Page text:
The Loop, Gulf Stream: where will the oil go?

Beyond Louisiana, Alabama, Mississippi. Where’s the oil now, and where is it gonna go?

Here’s a graphic of where it is now from US Today:

http://www.usatoday.com/news/n…

And, a satellite image, with loop stream superimposed (from the 17th)

http://deepseanews.com/wp-cont…

It kind of looks like some of it at least is starting to spin around and around in the central gulf.

That’s just surface oil though, and due to the dispersants, we don’t know what depth it’s all at.  Speeds, and potential directions are quite different depending on depths:

Fourth, measurements of near-surface current as high as 4 knots [2 m/s] have been recorded in eddies recently detached from the Loop Current. Available data do not indicate that the maximum possible speed in the Loop Current is any less than that figure. Current profiles associated with both the Loop Current and its eddies are highly sheared. These high surface speeds drop to about 1 knot [0.5 m/s] at 650 ft [200 m] and 1/2 knot [0.25 m/s] at 130 ft [400 m] depth. Features with lower surface speeds also have lower speeds at depth.

Current predictions are that the loop may swing further west than normal, threatening the Keys either less, or just a bit later on, and the Dry Tortugas perhaps more.  The Coast Guard claims that tar balls that have washed up in the Keys are not from Deepwater Horizon. You can judge their credibility for yourself.

At some point, though, it hits the Gulf Stream:

The Stream may well act as a barrier keeping the oil on the US side, not so much towards Cuba or the Bahamas. Seems like that’s what’s happening in this huge image (hat tip to Wolverine6)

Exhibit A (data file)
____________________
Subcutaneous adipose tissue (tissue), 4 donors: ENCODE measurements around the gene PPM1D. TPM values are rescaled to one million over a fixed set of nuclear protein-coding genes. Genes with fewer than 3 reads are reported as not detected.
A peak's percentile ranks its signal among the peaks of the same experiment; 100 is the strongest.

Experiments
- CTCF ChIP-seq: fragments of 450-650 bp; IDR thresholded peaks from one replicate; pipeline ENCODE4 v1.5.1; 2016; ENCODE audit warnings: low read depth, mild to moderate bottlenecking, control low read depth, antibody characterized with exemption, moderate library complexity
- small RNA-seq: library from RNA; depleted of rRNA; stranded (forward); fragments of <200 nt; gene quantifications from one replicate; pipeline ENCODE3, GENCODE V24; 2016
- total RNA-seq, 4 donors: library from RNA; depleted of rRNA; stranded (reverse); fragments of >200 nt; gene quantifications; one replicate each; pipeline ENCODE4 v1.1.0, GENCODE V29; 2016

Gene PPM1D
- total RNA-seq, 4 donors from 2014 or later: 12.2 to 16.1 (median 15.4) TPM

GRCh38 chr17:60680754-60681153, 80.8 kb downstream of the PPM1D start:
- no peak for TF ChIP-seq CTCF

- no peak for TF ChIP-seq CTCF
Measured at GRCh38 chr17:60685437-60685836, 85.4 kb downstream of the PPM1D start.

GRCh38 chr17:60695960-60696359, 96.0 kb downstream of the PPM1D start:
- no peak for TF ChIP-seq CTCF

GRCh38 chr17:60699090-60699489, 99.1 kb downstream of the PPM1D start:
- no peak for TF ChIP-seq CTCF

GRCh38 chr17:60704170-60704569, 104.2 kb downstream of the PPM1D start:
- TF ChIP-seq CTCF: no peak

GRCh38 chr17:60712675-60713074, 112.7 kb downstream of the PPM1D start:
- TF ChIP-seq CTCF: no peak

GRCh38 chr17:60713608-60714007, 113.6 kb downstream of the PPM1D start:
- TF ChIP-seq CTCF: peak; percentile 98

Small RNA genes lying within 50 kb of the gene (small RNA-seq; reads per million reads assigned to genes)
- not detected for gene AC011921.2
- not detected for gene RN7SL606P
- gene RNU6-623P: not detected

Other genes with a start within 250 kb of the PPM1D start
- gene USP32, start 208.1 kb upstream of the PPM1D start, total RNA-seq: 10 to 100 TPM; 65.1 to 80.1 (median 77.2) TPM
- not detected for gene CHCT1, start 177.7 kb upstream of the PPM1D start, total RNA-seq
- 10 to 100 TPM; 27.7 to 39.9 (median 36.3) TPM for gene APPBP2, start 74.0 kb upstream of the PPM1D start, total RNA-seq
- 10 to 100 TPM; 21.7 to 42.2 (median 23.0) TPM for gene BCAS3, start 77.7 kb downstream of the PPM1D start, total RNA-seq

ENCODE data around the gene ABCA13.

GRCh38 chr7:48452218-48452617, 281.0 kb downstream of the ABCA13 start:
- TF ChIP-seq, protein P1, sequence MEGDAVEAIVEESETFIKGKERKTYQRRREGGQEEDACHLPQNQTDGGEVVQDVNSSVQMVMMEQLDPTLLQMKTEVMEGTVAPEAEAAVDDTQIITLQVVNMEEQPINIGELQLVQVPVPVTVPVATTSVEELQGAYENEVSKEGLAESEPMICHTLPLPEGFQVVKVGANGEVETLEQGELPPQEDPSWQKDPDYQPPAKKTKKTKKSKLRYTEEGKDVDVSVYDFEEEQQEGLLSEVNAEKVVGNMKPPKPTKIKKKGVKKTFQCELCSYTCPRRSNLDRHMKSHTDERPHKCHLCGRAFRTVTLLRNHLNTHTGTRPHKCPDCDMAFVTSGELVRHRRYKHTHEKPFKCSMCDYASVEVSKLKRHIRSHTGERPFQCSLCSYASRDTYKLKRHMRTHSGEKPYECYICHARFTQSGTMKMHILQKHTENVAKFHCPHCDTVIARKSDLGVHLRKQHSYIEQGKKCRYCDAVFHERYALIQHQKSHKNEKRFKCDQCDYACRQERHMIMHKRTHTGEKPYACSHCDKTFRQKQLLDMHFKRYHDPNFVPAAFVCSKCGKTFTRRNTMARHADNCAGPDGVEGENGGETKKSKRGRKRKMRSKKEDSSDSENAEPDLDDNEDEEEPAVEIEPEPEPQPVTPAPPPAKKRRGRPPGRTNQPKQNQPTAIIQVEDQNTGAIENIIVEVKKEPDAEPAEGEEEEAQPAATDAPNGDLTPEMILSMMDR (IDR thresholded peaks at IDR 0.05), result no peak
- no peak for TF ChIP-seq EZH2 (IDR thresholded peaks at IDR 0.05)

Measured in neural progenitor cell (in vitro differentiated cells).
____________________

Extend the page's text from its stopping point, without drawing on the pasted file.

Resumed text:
http://rapidfire.sci.gsfc.nasa…

As for now the oil is clearly affecting south west FL, the keys and dry tortugas, and then south FL east.  It may be that when it hits the fast, deep, warmer, water of the Stream, it’ll tend to drive it North or back towards Florida.

But then again there are always offshoots, back eddies, tides, and surface wind to think about. In the gulf, the strongest winds will be NW, but when it reaches the Stream, there will generally be initially opposing trade winds and sea breezes from the south east, which again would generally push towards the straights of Florida, then towards the US coast further North.  But, there’s frontal systems, and, potentially, hurricanes too.

My guess is that the Dry Tortugas National Park could be screwed, as could the keys, and south FL-all really soon.  

What happens to the Western Gulf — Yucatan especially,  I’m not sure, the loop has counter currents near there, so this could be problematic. Texas also.

What happens Tampa to the panhandle, not sure again. Maybe the loop will keep the oil away from all that, maybe it spins around and around out there for months and years, then some of it gets storm driven,  and boom there it is. Or caught by tidal influences down the coast right now. Probably that’s what happens– the loop isn’t strong enough to be a barrier like the gulf stream, and a good bit of oil is in shore from the loop anyway.

The dispersants are a big question mark, and in my next diary, I’ll examine them.

6 comments

Skip to comment form

    • Edger on May 22, 2010 at 11:56 pm
  1. according to everything I’m reading, and this satellite image appears to confirm that:

    http://rapidfire.sci.gsfc.nasa

  2. when the loop current moves west, assuming there’s still oil there by then.  

  3. Latest satelite:

    http://rapidfire.sci.gsfc.nasa

    It’s not on the surface in this one except for at the coast.

Comments have been disabled.